Sixteenth-century ladies are being warned against answering online personal dating ads from kings of England after a woman married a man she met online, only to find that he had been married five times before.
Katherine Parr, 31, told reporters that she had responded to an advert that read, ‘Young-at-heart widower seeks like-minded companion of child-bearing age for fun, adventure and to sire a male heir to the throne. GSOH and an intolerance of Catholics an advantage.’
‘He sounded kinda fun so I arranged to meet him’, she explained, ‘but when he turned up he looked nothing like his portrait. He was grossly overweight and covered in boils. If he hadn’t been the King of England and dripping in bling I’d have left there and then.’
Katherine was also disappointed when she later learned that Henry had had five previous wives, two of which he had divorced and two he had beheaded. ‘I know he had said he was a widower,’ she complained, ‘but that doesn’t really tell the whole story does it.’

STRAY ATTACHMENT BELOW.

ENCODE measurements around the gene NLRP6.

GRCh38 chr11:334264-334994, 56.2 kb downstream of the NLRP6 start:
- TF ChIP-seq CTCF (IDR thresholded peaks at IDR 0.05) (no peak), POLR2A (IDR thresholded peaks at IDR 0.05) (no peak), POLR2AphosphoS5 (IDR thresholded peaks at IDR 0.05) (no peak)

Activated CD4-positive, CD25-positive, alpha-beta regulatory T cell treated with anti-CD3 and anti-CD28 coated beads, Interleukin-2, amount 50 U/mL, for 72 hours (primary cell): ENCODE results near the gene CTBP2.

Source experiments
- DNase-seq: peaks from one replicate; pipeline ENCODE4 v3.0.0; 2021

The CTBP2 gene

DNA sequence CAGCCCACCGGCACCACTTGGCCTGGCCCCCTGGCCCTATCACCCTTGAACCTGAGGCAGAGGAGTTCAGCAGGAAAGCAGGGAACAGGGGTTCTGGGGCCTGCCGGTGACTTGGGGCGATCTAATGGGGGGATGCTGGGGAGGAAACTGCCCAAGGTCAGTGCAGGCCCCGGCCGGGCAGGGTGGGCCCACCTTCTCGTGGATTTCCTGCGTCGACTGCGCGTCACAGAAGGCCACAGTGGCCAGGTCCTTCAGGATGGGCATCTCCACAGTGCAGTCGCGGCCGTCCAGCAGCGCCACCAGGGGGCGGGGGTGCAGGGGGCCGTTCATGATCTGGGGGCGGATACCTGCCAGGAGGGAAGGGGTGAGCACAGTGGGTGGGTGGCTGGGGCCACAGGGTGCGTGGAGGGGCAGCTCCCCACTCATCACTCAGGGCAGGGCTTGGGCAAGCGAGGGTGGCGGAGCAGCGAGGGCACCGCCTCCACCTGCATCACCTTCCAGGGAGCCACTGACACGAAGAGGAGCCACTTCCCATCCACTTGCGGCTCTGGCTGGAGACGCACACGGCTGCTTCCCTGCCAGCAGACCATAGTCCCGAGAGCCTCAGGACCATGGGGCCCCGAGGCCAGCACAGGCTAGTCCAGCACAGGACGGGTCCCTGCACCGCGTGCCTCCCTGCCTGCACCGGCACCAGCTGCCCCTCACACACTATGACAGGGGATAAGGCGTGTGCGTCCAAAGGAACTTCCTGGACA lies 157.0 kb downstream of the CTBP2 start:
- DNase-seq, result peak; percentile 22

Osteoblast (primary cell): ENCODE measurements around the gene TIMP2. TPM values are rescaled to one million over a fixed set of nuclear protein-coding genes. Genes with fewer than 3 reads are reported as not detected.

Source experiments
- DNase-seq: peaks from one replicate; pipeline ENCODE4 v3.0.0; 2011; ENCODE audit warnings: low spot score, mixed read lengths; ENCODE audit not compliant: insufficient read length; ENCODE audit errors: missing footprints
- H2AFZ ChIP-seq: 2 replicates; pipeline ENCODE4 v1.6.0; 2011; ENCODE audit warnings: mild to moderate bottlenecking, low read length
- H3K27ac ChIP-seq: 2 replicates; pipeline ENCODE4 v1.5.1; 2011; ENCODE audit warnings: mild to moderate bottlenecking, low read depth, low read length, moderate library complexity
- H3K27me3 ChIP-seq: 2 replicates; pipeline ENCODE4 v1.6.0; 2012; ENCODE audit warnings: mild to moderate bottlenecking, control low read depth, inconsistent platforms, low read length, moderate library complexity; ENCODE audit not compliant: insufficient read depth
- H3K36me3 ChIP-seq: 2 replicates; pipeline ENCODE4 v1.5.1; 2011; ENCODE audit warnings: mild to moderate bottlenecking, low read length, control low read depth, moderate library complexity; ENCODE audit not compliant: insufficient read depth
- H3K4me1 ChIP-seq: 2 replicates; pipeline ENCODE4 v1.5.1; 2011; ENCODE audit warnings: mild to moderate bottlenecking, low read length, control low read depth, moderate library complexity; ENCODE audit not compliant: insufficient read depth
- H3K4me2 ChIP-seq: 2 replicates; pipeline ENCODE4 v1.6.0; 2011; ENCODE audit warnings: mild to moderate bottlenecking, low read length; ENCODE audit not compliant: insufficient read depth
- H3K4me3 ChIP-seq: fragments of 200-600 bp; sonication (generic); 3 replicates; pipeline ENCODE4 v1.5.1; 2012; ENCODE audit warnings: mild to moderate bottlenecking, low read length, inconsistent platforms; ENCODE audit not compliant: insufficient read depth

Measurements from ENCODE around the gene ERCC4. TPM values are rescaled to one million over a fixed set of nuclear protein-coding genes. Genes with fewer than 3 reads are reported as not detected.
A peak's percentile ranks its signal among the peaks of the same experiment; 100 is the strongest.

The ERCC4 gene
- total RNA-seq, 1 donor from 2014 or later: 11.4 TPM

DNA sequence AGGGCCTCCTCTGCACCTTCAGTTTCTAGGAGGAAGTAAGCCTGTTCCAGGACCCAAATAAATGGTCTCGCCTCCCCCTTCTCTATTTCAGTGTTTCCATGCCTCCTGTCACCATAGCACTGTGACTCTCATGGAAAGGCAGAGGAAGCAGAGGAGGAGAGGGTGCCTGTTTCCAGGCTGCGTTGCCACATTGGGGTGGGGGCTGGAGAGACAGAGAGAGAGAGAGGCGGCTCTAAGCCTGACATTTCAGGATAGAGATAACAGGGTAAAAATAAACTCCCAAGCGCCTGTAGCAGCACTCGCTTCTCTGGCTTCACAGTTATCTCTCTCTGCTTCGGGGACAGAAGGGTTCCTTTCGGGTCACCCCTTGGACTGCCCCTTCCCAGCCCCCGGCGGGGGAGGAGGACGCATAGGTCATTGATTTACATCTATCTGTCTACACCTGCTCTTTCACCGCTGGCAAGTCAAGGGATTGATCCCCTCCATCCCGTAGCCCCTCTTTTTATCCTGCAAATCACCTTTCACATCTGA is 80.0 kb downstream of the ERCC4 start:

Further investigation produced evidence of even more discrepancies in Henry’s profile. ‘He said ‘religion’ was one of his interests,’ said Katherine, ‘but I discovered that this actually meant falling out with the Pope, creating his own religion in order to grant himself a divorce and systematically destroying the nation’s monasteries. I just like going to church on a Sunday and watching Songs of Praise.’
This isn’t the only case of British monarchs being economical with the truth in personal ads. Henry V is known to have listed ‘holidays in France’ as one of his interests, Richard III said in his profile that he enjoyed ‘looking after his two nephews’ and Charles I described himself as a ‘passionate pro-democracy campaigner’.
A spokesman for Match.com denied that there were any failings on their part, but did admit that they had received a previous complaint against Henry. ‘We didn’t take it any further as the complainant, Kathryn Howard, never returned our calls. Though bizarrely, she did change her profile picture shortly afterwards to a below-the-shoulders shot.’
8th October 2010